Scientists have reset the Doomsday Clock to 2 minutes before midnight.
This is the closest the clock has been to midnight since 1953, except for a period during 2018.
A new nuclear arms race between the US and Russia threatens the cities of Europe. US threats to withdraw from multilateral nuclear disarmament agreements such as the Iran deal and the Intermediate-Range Nuclear Forces Treaty (INF) contributes to the growing tensions. The time has come for the Dutch government to show leadership, together with other European countries, by ending their obstruction to the Treaty on the Prohibition of Nuclear Weapons and refusing to participate in a new arms race.
A ban is coming
Away from the media spotlight, a broad coalition of people dedicated to prohibiting and eliminating nuclear weapons are making significant progress. Nuclear weapons are weapons of mass destruction that targets civilian populations -- their use would violate international laws. The threat of Doomsday will exist until we eliminate these weapons. It is the only sane thing to do.
So while the US and Russia embark on a new nuclear arms race, 70 countries have signed the Treaty on the Prohibition of Nuclear Weapons, banning all nuclear weapons; cities and regional governments are committing to the Treaty; and banks and pension funds are divesting from the nuclear weapons industry.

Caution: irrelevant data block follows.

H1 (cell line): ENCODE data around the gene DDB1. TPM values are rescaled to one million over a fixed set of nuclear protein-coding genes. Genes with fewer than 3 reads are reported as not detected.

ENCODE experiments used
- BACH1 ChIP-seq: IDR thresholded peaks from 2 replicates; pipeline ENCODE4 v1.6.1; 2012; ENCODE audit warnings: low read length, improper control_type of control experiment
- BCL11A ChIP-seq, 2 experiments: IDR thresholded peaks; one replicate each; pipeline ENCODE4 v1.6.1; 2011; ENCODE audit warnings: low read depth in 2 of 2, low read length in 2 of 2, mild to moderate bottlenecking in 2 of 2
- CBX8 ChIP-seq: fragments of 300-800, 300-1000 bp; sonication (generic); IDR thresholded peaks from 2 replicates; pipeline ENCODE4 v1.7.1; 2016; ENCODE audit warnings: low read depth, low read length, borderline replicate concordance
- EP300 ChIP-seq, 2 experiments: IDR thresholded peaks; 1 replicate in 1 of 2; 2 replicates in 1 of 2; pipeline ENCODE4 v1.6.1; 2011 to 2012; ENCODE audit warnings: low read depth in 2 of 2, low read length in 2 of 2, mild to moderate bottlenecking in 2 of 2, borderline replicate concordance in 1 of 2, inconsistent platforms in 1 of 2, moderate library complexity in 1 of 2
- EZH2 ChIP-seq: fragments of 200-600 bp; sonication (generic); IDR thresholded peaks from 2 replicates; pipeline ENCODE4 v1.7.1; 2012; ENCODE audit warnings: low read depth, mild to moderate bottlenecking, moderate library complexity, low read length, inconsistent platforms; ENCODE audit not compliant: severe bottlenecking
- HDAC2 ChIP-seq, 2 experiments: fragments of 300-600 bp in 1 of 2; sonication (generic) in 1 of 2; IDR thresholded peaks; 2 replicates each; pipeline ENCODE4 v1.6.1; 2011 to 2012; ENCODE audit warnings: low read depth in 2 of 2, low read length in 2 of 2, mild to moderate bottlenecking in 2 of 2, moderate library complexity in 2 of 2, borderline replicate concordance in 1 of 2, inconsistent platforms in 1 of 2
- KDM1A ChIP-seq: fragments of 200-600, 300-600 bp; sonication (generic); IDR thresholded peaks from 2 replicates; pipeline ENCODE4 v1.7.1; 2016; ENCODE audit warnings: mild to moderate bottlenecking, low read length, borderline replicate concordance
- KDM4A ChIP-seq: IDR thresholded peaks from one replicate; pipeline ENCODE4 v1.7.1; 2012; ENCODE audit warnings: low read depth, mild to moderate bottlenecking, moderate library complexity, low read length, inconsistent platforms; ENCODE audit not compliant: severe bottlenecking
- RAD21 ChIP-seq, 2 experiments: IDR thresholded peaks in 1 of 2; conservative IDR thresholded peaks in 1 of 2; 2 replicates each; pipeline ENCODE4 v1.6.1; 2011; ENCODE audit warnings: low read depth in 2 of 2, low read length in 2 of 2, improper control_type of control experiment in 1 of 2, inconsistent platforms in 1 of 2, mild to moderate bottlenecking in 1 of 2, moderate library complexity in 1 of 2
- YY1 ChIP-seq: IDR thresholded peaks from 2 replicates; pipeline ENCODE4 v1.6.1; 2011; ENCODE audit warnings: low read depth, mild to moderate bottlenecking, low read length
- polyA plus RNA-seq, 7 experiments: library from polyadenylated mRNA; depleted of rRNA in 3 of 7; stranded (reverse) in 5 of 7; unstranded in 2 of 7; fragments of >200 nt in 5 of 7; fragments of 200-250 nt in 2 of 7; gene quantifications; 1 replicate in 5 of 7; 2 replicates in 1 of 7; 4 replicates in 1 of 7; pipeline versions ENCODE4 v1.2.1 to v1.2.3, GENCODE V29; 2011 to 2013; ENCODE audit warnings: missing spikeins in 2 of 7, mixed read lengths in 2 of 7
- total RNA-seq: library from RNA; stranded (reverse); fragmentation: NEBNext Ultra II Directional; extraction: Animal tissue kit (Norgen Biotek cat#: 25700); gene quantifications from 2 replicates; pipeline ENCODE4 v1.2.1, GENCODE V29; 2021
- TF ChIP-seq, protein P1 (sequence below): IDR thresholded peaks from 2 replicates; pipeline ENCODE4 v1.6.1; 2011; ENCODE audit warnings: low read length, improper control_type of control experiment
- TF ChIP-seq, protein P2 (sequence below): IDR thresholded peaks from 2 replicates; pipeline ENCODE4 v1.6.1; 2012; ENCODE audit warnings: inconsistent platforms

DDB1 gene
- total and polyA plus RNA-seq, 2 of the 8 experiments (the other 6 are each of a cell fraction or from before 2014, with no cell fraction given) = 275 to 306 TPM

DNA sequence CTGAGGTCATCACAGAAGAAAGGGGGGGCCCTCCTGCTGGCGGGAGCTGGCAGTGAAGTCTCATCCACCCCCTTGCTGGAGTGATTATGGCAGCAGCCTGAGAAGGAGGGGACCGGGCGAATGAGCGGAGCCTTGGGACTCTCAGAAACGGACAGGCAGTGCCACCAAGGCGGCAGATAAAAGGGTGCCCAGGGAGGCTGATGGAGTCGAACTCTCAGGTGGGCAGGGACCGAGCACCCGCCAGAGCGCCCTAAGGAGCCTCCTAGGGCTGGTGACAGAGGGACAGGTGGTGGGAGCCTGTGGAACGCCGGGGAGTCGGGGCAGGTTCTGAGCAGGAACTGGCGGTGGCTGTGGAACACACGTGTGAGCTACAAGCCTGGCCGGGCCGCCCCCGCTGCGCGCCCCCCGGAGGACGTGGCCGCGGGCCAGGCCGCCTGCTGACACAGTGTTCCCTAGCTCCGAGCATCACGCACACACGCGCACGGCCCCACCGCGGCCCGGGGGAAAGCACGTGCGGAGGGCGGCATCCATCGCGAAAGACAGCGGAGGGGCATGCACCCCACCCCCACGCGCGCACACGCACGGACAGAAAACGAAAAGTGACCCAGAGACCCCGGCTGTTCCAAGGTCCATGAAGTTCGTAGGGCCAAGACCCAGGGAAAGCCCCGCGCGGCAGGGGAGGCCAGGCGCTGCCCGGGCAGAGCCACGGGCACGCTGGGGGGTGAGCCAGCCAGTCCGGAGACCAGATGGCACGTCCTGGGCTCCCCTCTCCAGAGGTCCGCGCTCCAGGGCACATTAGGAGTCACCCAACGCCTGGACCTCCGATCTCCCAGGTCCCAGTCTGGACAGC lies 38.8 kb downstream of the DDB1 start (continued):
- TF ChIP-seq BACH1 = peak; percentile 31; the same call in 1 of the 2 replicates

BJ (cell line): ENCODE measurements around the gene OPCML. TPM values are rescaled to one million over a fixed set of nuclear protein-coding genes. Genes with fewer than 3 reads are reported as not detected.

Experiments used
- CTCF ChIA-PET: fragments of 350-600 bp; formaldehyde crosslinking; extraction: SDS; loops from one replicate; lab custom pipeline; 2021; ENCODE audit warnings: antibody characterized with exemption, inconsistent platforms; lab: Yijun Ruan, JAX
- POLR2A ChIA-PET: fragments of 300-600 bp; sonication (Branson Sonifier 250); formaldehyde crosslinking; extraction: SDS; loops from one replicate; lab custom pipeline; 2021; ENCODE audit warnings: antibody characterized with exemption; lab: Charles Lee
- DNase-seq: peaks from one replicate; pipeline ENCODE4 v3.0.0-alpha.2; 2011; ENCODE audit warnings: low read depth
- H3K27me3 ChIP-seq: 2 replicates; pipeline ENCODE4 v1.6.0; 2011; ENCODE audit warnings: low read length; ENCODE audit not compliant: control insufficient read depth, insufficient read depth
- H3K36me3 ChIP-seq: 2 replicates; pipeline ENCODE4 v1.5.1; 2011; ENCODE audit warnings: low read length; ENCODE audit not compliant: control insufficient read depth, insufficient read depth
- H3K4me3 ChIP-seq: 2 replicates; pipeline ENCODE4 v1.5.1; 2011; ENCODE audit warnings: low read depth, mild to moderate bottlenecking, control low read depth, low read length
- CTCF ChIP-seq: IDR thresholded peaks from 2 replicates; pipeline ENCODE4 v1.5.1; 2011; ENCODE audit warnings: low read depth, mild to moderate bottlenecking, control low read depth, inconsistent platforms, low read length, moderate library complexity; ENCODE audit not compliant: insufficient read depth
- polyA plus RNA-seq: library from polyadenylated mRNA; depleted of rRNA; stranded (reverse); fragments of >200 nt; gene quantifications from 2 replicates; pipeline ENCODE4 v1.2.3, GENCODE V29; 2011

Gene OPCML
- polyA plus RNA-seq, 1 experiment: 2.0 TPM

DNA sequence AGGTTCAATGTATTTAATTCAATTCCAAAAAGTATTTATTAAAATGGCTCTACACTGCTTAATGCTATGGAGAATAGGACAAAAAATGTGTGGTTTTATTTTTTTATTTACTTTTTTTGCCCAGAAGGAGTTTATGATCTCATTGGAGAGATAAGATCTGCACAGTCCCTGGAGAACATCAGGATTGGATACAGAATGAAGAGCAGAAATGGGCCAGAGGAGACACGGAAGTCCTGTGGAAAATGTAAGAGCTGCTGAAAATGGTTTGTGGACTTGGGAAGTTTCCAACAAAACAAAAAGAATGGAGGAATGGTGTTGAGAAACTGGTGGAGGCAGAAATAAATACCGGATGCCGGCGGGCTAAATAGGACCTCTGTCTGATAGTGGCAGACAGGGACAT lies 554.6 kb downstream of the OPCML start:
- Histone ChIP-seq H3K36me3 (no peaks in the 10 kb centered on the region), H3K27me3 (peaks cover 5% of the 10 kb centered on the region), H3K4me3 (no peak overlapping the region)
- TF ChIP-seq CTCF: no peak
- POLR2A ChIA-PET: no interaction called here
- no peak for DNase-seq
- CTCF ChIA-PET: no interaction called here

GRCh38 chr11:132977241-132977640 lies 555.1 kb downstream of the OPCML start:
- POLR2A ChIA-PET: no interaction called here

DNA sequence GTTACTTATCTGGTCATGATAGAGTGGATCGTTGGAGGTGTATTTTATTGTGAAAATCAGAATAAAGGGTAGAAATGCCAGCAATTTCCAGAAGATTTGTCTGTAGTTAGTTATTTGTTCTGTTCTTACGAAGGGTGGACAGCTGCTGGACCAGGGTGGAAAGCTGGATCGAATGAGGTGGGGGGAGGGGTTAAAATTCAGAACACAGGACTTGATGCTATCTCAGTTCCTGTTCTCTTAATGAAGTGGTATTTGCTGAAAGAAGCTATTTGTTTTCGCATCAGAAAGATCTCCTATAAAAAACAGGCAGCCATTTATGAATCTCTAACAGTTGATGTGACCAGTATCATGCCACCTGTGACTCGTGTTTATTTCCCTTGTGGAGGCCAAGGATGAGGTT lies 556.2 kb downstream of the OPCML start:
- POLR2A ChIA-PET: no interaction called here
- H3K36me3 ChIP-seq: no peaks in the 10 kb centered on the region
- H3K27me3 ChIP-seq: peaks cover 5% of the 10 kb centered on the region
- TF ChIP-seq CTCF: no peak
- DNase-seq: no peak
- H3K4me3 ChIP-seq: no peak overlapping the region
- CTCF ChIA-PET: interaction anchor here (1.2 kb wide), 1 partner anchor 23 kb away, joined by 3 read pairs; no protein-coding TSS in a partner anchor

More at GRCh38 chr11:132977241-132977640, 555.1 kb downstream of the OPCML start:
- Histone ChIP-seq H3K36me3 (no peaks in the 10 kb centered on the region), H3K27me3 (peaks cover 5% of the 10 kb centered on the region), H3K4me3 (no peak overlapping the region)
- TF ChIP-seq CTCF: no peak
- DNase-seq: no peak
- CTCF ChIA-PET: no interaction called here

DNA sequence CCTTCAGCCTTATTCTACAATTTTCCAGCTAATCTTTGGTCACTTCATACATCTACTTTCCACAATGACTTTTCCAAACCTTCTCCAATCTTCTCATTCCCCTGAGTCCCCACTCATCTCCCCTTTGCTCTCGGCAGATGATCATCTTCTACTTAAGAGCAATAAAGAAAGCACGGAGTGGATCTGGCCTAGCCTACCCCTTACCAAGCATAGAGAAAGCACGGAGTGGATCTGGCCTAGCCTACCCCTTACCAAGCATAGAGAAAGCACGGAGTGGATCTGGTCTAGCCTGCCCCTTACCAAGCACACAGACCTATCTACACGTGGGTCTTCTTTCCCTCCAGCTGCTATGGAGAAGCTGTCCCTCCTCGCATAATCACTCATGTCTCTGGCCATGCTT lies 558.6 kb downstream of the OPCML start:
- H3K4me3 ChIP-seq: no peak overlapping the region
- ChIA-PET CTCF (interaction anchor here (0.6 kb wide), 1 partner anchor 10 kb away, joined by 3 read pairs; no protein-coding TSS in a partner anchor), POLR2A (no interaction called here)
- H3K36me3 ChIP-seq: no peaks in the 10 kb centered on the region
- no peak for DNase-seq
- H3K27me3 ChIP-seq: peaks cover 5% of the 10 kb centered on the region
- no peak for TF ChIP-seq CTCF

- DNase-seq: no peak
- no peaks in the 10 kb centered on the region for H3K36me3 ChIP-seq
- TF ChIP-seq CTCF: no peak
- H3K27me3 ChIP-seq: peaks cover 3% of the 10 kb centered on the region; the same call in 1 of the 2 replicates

There is much work still to be done, but today is a day to recognise the progress we are making in the face of irrational threats by the current nuclear armed states.
Danger of a nuclear disaster
The Doomsday Clock was established in 1947 by scientists working on the Manhattan Project, where the first nuclear weapons were developed. Under the banner of the Bulletin of Atomic Scientists, these experts knew better than anyone the dangers for people and the environment these weapons represented. Even while they were developing these weapons, they wanted to communicate the dangers to the public. The Doomsday Clock is a calculated estimate, based on technical and geopolitical developments, of how close we are to a nuclear disaster.